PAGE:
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429 N ot so much standing, more like lurking in the shadows of Detroit’s more heralded musical legacies of Motown, techno, garage rock, and hip-hop was a band conceived in the city’s bored middle-class suburbs, birthed in its inner city, and doomed to a quasi-cult status as an unlikely footnote to the British shoegazer subgenre of grunge-era alternative rock. Joshua Glazer, writing for the acclaimed and respected music website allmusic.com, offered this wistful eulogy: Detroit’s only contenders in the UK’s shoegazer scene, Majesty Crush combined the effects-laden guitar work and dreamy vocals of British groups like My Bloody Valentine,the Verve,and Lush with a strong hometown-influenced rhythm section. The group’s only full-length album, released with zero promotional support by the illfated Warner Music Group subsidiary Dali Records, is a testament to what might have been, if only the band’s four members lived in Manchester, England instead of Detroit. Hobey Echlin’s impossibly catchy basslines on “No. 1 Fan”and “Pennies for Love”meld with Odell Nails’s creative, yet rock-solid drums and Michael Segal’s single-note guitar washes, laying the base for David Stroughter’s uniquely sinister vocals about love,obsession,and ...obsession.Two songs, “Uma” and “Seles” are straight-faced odes to the actress and tennis player, respectively. Tragically, Dali folded almost immediately after the album’s release, making Majesty Crush the little lost American cousin of the UK dream-pop scene. Majesty Crush were Detroit’s guiltiest pleasure during their brief life as the Motor City’s lone Afropunk shoegazers of the early’90s.Drawing as equally from Joy Division as Motown and too musically naïve to get too far away from writing perfectly sinister pop songs,the four piece,led by a crazy lead singer (Dave Stroughter), and including a dreadlocked drummer who hosted a children’s show on local cable (Odell Nails III), an area record-store clerk (Michael Segal) who played a three-string guitar (two of which were tuned to the same note),and a music journalist-cumbassist (Hobey Echlin), was a stunning if outgunned anathema to the neogrunge-indie and cold techno scenes of the city at the time. Coming together in Stroughter’s inner-city basement in 1990, the band jelled around a love of minimalist and droning sounds (which was about all they could play) but were pushed further by the singer’s Motown obsessions and inspired by similar sounds from England. Nails and Echlin were veterans of Spahn Ranch, a short-lived but influential group from the Majesty Crush Lurking in the Shadows of Motown and Detroit Techno Hobey Echlin 430 DeTroıT Musıc Mıscellanea late ’80s Detroit postpunk scene that also included His Name is Alive, a band from Livonia led by producer Warren Defever that had the distinction of being the lone Michigan band to release records on the United Kingdom’s 4 A.D. label, home to angelic goth bands like Cocteau Twins and Dead Can Dance. But if His Name is Alive were signed to 4 A.D., it was Spahn Ranch, led by singer Bob Sterner, who sounded more like Detroit heirs to the 4 A.D. sound. Sterner’s vocal acrobatics and choirboy crescendos made the dark, shimmering sounds of Spahn Ranch resonate like some hopeful, slightly brighter hue of blues amid the glorious din of the band’s tribal,psychedelic backbeat.As fanzine Motorbooty put it, Spahn Ranch sounded like “newage music for people with black leather jackets.” Sterner’s previous band, Grief Factory, which featured writer Peter Markus on bass, hinted at the more straightforward roots of what would become Detroit’s shoegaze sound: the refined directness of the MC5 and the Stooges distilled into a mantralike repetition of vocal gymnastics and blissedout epiphanies. If Spahn Ranch took this to dark, psychedelic depths, Majesty Crush brought it back into a seemingly brighter light that had more to do with Smokey Robinson than Jane’s Addiction. Stroughter and Nails had grown up in Southfield, a Detroit suburb not known for its multiculturalism. Stroughter’s mother was German (his parents met when his father was stationed overseas in the army), while Nails’s family were proud Oklahoma transplants—and pioneering ones: Nails’s father was the first black superintendent of the Pontiac public school system. Stroughter and Nails palled around with the extended families of Motown royalty (their Southfield neighbors) while being drawn to...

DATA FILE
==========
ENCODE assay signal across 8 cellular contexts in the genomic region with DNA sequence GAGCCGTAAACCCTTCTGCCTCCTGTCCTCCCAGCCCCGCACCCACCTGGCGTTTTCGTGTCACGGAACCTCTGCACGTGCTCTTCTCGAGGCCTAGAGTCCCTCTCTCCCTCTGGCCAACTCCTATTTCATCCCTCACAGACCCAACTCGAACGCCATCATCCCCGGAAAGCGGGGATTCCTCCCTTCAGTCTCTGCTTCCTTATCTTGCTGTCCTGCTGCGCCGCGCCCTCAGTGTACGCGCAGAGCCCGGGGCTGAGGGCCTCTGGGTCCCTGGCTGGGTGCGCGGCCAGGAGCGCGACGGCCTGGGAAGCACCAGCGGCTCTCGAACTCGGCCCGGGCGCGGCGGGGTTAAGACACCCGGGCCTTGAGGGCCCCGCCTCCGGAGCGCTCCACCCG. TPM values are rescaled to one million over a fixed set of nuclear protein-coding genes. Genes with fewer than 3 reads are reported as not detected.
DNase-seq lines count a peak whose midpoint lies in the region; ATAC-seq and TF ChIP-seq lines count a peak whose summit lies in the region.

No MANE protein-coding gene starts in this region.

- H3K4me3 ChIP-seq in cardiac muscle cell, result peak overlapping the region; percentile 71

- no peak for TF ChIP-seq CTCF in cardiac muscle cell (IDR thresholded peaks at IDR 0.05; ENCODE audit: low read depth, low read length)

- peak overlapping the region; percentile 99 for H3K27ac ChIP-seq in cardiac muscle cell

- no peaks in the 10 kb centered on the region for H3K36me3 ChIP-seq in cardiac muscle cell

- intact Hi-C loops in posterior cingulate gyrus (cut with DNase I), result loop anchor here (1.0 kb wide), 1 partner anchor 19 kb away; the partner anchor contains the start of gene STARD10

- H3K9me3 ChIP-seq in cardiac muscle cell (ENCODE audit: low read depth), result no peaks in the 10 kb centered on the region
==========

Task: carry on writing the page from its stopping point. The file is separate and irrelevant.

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Additional Information

ISBN
9780814341230
MARC Record
OCLC
967523967
Launched on MUSE
2017-01-05
Language
English
Open Access
No
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